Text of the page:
Monday, April 23, 2012

I have some friends to keep
me company on my runs now. You probably won’t
see them if you drive by, though some have.
There is Kip, a retired English professor turned author (No, he isn’t
me) whose bread always manages to land with the jam side down against the
floor. He’s the poster boy for bad
karma, some of it self inflicted, some his parents’ doing. His hero-worshiping father named him Adolf or
his non-nurturing mother sent him to boarding school at the age of seven.

There’s Kip’s wife, the
delectable sculptress Amanda who is creative and creatively accident
prone. In Barcelona
she had an allergic reaction to something that swelled her face to the point
that she didn’t resemble her passport photo and they couldn’t leave Spain. Or, when they got back to Venice, Massachusetts,
her late, abusive husband, Scott turned out to not be as “late” as she had
claimed, sending Kip looking for a gun and making her a bigamist. Then there’s the urbane Lill, recognized as
the finest cook and most gracious hostess in all of Venice, whom Kip almost
married and whom he sometimes wonders if he shouldn’t have.

And you probably won’t find Venice, Massachusetts
on your AAA road atlas either, though some have. It’s on the coast and, his first summer there,
Kip was invited to sail down to Florida
in November weather on a sailboat of dubious seaworthiness with a captain no
one else would sail with. Because of the
evening he had spent with the man’s wife in a hot tub and the things she had
told and shown him, he felt obliged to go.
That really came about as a result of the murder he had wandered into a
few nights earlier. He had really come
to Venice to write The Great American Novel.

Then there’s Kip’s boarding
school roommate, Alex, who shows up on their doorstep and reminds him of things
better left forgotten. But that doesn’t
happen till book four.

Book one is Writer’s Block in which Kip meets
Amanda, is smitten, and decides to quit his teaching job, burn his rickety
bridges, settle in Venice, and turn his lemon of a life into the Great American
Novel. Only, as I said, Kip’s bread
tends to land jam side down and the new writer and the old writing teacher
inside him aren’t on the same page. The
Great American Novel collapses of its own ponderous weight. It’s while he drifts rudderless in this new
community that he wanders into a murder, the lady’s hot tub, and the boat ride
invitation. Critics have called Writer’s Block “hilarious”, “memorable”,
“richly layered”, and “great reading.” (See for more reviews.)

The Best Sunset in Venice is where the “deceased” Scott shows up, where a
former Green Beret befriends Kip, where a woman colonel in the Israeli army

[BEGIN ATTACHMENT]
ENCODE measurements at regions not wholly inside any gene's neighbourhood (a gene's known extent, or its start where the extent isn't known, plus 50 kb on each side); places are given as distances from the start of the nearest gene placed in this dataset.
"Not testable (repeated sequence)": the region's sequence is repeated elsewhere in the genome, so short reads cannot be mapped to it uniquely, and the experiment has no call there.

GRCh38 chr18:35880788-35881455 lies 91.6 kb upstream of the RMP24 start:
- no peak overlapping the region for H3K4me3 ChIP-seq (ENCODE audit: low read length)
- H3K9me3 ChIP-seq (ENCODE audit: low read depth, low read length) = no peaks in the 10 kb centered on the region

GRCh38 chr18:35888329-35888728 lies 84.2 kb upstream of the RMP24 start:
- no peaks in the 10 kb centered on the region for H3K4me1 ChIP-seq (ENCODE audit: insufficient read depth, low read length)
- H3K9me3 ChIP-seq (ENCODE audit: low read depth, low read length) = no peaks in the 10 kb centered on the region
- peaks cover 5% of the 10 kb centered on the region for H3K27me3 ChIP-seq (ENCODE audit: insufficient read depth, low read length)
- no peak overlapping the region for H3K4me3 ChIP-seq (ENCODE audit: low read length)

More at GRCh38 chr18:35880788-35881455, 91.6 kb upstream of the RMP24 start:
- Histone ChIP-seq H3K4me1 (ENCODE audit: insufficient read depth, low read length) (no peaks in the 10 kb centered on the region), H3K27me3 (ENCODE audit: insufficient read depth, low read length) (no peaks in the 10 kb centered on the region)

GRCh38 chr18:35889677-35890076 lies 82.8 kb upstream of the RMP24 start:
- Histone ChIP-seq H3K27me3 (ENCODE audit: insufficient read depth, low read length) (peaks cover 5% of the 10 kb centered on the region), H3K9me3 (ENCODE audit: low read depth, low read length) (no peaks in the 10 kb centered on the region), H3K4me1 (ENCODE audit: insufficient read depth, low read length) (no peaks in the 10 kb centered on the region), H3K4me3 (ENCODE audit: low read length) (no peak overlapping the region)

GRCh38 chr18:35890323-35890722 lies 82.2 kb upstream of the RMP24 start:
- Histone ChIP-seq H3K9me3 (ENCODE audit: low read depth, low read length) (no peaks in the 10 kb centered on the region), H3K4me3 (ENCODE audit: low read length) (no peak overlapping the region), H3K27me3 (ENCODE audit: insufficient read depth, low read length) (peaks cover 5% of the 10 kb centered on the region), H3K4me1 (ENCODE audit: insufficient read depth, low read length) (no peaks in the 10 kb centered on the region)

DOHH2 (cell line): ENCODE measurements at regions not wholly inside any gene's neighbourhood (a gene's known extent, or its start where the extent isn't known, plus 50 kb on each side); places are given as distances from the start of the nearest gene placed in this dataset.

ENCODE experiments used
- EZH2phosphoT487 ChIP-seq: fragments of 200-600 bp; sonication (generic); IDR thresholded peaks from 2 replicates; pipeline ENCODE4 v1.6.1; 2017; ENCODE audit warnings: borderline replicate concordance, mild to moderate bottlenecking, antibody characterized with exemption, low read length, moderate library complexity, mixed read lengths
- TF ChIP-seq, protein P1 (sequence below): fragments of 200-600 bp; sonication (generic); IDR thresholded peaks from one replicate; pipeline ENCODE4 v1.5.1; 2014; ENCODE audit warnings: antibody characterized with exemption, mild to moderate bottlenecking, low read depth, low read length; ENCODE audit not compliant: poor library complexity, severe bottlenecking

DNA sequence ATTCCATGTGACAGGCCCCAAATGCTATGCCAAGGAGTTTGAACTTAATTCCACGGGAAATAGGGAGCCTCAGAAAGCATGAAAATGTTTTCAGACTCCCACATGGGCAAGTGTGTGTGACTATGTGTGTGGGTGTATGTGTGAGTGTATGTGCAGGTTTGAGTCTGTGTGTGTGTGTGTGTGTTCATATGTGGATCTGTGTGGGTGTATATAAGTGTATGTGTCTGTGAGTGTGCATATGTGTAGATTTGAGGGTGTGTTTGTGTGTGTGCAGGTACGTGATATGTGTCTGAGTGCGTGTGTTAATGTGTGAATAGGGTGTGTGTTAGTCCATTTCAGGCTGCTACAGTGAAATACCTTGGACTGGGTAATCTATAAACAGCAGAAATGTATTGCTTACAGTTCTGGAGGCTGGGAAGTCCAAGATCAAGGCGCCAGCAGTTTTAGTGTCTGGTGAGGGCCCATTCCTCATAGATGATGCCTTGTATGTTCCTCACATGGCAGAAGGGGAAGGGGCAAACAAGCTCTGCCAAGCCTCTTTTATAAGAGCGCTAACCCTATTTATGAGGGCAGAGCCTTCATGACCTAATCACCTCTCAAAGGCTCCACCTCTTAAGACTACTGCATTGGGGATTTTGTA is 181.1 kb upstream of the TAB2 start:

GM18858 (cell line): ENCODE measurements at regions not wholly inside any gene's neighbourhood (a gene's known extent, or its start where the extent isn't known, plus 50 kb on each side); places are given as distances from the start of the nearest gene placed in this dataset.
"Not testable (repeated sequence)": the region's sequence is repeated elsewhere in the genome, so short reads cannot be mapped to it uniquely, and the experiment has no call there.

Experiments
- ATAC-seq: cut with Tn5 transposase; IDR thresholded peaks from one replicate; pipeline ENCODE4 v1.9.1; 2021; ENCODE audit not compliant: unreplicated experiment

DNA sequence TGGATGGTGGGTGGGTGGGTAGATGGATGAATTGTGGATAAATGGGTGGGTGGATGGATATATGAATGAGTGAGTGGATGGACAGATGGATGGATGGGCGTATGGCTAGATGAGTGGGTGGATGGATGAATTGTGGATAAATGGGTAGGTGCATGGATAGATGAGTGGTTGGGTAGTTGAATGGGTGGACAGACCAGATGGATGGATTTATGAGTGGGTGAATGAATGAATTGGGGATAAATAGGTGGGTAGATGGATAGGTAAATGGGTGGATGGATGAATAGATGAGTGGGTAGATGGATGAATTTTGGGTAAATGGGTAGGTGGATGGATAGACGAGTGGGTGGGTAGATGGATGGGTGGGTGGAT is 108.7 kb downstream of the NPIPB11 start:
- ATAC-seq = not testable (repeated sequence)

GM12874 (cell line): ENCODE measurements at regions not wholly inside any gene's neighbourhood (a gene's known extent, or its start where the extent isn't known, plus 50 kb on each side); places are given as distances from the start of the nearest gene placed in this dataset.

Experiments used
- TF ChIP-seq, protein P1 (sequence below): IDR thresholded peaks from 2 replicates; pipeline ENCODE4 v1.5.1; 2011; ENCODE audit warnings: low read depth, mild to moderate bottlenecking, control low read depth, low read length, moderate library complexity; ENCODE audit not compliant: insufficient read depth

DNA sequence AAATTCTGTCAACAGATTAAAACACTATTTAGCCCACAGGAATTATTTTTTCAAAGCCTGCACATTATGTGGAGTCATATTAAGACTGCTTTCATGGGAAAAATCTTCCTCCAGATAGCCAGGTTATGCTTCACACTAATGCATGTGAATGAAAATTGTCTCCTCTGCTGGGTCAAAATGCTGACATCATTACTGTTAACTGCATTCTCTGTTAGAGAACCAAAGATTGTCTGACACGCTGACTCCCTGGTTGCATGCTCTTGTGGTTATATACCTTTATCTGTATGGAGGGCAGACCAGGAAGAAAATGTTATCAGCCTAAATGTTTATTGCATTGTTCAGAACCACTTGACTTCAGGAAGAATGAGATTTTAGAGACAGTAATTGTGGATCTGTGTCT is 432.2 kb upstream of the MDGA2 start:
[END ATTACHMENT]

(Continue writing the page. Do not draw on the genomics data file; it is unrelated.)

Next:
gives him a therapeutic massage, and where Amanda lets her hair down after too
much Lagavulin Scotch.

In A Scandal in Venice Kip is asked to provide a father figure to an
unfortunate teenager and finds that even the best laid plans…… Amanda, meanwhile, decides to reconcile Kip
with his memory of his departed, non-nurturing mother, and finds Anna a formidable
in-law even in death. Alexander’s Part-time Band, still in my
computer, is where Kip’s boarding school roommate shows up, while Amanda joins
a liberal church and Kip is made to doubt his writing ability.

Actually, I’ve been told
that, if you’ve read at least one of the books, then you will see my friends if you pass us on Hope Street or Ponus Ridge. Kip is the one with the Vandyke, which he
insists is not a goatee, since a goatee comes with a mustache. The willowy Amanda wears her brown hair in
braids tied off with one brown ribbon and one green one to match her one brown
eye and one green one. Silver-haired Lill,
with her classy bearing and impeccable grooming you can’t mistake for anyone
else. Alex is very large. There is also Doris, the librarian without a
neck, who claims she has a black belt in the Kama Sutra, Frank, the boat
builder, Lorna Bliss, president of Amanda’s church, and Kip’s old friend Vera. I’m the one with the baseball cap and the
droopy mustache.

Sunday, April 8, 2012

Some twenty
years ago I was invited to play in a mixed doubles tennis tournament at a
friend’s club. My partner was a lady
named Mimi, and Mimi turned out to be
a sex therapist.
between matches, Mimi and I discussed, among other things, the sexual mores of
the younger generation. I told her what
I had observed on the campus of my daughter’s college, and Mimi told me about a
niece’s wedding that she had recently attended.
It seemed
that a few minutes before the ceremony began, Mimi was alone with her niece
doing the things that aunties do with needle and thread and safety pins at a
time like this when her niece said, “Auntie Mimi, I am so lucky to have an aunt
who is a sex therapist. Please tell me
what I need to know.”
For a few
seconds my friend pondered what she might say to her niece on the subject of
sex, three minutes before she was to walk down the aisle. Finally she came up with, “Maintain a sense
of humor at all times.”
The moment I
heard this, I realized that it was a great philosophy not only for the perils
of sex, but for the minefield that is marriage in general. It was too late to apply this newfound wisdom
to my first and second marriages, but it’s done wonders for the current one.